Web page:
You can change careers at 40

What if I’m not good at this?

If you’ve been in the same job or career for a long time, it can be hard to imagine doing anything else. However, a short course which teaches you practical skills in a new industry can be a great way to boost your confidence and equip you with the hands-on experience you need to excel in a new career or role. You’ll also have experts in the industry who you can ask for advice on applying for jobs in your new field and how to get your foot on the ladder of a new career.

What if I don’t make enough money?

When starting out in a completely new career it’s common to have to start a few rungs down the ladder from where you might be used to. Depending on your previous income, this might mean adjusting to a lower salary while you build up experience and knowledge in your field. However, this isn’t always the case. It may be that with the right training and transferable skills from a previous job, your salary is the same or even higher than your previous position.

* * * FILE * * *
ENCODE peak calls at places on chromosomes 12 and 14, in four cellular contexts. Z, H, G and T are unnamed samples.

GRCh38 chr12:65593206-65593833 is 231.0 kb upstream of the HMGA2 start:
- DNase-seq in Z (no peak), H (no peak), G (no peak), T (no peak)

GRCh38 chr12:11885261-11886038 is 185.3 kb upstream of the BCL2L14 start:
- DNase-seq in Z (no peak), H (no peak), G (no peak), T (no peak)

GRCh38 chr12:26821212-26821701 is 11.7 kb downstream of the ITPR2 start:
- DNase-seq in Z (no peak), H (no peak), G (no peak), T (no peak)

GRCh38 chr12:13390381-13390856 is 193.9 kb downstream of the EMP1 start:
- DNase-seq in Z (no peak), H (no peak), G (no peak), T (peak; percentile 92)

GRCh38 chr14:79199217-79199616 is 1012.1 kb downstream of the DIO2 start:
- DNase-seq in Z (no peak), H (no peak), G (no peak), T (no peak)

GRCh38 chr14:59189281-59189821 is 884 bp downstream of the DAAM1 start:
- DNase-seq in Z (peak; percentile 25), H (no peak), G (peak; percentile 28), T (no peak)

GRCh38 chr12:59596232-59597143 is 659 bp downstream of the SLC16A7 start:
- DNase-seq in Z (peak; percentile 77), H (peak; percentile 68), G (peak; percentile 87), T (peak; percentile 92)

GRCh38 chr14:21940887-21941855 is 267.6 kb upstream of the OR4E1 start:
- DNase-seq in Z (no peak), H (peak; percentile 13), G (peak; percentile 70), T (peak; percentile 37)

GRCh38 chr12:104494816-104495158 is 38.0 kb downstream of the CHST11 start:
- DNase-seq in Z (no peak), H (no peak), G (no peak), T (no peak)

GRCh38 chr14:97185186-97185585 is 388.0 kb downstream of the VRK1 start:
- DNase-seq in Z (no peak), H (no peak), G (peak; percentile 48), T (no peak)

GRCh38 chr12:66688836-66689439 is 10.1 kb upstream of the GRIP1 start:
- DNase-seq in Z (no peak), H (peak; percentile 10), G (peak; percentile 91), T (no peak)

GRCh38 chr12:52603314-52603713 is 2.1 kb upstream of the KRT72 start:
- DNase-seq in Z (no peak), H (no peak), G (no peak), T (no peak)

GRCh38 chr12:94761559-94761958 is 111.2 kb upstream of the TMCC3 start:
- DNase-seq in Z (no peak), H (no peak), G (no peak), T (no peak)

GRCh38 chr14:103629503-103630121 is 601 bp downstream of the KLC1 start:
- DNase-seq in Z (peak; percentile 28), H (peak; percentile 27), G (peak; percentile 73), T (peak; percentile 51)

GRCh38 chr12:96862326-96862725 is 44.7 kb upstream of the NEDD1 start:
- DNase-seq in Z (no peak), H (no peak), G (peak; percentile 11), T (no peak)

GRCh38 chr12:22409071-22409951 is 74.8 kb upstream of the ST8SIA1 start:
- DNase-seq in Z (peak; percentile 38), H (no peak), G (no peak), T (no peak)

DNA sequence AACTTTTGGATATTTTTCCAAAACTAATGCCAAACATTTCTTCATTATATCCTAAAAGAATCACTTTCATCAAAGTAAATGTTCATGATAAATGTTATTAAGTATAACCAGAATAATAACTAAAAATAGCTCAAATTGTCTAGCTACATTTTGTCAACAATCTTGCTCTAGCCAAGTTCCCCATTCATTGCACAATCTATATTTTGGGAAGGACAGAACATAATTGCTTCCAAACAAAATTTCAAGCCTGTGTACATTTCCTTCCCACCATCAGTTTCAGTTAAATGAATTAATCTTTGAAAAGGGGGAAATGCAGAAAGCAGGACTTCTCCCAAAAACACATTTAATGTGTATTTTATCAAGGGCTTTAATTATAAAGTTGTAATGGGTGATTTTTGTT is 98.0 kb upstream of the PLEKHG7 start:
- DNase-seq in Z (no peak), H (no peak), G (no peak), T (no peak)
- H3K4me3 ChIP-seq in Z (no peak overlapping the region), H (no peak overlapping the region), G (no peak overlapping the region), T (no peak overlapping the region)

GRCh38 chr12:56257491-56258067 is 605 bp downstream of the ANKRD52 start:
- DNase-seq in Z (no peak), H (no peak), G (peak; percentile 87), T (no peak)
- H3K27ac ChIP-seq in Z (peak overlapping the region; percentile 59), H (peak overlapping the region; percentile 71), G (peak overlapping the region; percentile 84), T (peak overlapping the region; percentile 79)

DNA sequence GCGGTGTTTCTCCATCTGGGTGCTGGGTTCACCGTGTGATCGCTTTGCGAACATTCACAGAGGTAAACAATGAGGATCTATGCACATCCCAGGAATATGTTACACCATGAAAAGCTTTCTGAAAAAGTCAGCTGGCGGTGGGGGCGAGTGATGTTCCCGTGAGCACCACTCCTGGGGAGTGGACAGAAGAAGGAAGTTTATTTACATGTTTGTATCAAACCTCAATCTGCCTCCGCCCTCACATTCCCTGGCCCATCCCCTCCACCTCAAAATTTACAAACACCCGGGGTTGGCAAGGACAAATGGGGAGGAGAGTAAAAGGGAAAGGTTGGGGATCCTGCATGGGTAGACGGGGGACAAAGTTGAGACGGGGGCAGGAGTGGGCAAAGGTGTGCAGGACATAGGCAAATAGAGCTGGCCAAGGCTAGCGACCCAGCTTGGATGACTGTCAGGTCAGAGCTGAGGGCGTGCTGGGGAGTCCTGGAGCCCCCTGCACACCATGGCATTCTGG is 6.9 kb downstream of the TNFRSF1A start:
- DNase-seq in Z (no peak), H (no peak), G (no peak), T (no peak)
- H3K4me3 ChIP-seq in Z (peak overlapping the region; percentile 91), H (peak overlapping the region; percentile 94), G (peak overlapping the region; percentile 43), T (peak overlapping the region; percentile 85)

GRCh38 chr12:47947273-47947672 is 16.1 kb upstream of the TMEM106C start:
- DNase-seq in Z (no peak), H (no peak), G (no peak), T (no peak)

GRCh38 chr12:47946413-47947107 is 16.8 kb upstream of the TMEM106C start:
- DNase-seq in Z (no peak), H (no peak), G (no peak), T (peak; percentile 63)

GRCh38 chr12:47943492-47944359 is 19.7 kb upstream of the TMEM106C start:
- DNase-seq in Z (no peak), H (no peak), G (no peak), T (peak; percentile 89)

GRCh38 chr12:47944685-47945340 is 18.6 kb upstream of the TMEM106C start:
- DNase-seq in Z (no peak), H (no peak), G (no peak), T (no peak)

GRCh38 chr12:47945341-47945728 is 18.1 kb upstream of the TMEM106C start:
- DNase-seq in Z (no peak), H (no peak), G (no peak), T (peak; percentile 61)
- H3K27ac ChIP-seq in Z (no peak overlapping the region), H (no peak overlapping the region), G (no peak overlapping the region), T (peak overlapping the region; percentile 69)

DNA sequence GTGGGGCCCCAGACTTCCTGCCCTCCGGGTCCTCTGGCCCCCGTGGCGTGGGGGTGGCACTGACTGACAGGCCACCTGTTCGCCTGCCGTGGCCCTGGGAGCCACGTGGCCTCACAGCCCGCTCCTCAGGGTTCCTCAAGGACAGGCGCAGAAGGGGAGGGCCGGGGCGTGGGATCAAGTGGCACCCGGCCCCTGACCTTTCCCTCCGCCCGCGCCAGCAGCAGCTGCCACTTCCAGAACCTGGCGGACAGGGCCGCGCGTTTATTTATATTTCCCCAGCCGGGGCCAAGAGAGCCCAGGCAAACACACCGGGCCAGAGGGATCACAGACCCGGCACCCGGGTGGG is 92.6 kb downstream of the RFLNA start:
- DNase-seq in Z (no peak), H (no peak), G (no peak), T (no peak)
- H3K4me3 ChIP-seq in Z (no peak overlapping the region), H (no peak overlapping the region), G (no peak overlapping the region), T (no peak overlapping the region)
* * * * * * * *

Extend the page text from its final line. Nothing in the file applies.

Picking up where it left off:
Before making a decision about which role or industry to go for it’s important to calculate exactly how much you’ll need to live on and measure that against starter salaries in your new field. With significant work and life experience behind you, you may find that, combined with the right training, you are able to move quickly through the ranks to a mid-career salary in a short space of time.

What if I don’t fit in?

A new career choice can often mean working with those at different stages in their careers to you. It can also mean working with those of different backgrounds, cultures and ages to your previous job. While it’s always daunting being the new person, and even more so when you’re starting from scratch again, try to see this is an opportunity to gain new experiences, build new relationships and learn from the expertise of others. You’ll likely find that most people are very welcoming to new people and impressed at your decision to change careers a bit later in life!

What if I’m too old?

Older people with significant life experience are often highly valued by companies. You’ll be bringing with you skills which younger staff may not have had the chance to build, expertise from your previous career and maturity. In addition, at forty you’ve still got many years of your career left to make a significant and lasting impact in your new role.

Is 40 too late to change careers